So to the day at Walker Open Field. It was still raining and the official activities ended early or had been cancelled. Jon had gotten some lunch while he waited for my Mom and I to return. Jon got a magenta/pink rain plastic poncho from the Walker. It said something amazing and Walker-y like "It is Happening" or something. A wonderful conceptual saying to wear on a performance walk.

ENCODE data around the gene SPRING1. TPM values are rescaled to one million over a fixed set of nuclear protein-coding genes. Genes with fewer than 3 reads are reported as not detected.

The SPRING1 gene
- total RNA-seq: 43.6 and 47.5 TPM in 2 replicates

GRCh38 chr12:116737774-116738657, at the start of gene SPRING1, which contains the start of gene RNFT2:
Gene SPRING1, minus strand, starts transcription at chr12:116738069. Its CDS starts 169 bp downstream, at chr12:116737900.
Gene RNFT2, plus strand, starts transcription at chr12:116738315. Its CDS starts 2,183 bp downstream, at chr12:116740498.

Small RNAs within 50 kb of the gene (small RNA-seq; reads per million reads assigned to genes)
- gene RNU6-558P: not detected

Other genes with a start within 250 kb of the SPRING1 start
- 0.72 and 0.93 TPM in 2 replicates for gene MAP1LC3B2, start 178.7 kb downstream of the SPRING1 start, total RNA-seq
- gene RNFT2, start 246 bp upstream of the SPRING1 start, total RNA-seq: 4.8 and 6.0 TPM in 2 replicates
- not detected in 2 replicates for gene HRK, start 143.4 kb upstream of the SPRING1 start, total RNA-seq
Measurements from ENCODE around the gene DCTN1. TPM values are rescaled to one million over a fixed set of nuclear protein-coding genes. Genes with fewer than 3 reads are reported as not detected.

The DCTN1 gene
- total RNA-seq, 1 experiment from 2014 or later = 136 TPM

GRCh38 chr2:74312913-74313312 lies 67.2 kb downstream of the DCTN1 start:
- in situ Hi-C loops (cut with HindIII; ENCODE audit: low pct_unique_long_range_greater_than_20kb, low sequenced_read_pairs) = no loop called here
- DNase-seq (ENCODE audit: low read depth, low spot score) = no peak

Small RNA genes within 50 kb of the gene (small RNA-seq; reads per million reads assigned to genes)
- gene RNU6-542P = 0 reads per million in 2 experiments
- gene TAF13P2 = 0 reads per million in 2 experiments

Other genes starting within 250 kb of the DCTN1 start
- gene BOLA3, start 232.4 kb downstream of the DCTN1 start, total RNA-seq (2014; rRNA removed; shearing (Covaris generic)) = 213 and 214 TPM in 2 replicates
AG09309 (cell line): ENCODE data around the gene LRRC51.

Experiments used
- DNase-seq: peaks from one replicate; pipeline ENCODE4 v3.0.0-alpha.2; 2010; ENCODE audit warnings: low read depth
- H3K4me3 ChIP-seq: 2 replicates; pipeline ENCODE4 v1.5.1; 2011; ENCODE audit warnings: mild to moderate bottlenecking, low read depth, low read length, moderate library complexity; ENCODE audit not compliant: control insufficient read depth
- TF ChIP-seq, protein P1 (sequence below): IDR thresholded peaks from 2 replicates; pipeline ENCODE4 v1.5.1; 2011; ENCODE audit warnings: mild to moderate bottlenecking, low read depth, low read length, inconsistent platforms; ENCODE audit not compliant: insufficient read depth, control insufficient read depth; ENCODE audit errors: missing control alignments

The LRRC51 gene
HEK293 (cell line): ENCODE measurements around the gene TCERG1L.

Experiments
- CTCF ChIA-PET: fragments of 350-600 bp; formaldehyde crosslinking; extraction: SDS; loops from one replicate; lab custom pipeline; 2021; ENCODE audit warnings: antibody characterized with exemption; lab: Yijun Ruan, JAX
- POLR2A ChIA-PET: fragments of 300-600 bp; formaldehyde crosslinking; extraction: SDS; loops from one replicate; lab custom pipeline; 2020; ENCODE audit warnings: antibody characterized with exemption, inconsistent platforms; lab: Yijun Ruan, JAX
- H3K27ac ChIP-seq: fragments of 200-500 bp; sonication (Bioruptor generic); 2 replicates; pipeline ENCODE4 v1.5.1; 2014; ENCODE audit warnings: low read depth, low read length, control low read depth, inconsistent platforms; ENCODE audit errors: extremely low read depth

We walked up the hill behind the Walker and there was a man with a cassette tape player and headset staring off into the distance. I wondered if something profound would he would say something insightful or rageful and it would be our first benchmark. But he just kept staring off into the distance. Jon and I walked into the neighborhood and we chatted about how as an artist most of the time you feel what you do is shit. Till at the last moment you think it's wonderful and then you fall back to feeling like shit. This led to the great thought that the highlights, the things you strive for are never the things that feel fantastic. It's the unexpected moments that feel the greatest. That perfect conversation. The accidental discovery. The random person you meet that loves your work. It isn't the big shows. The things you work SO hard to get to. It is the surprises.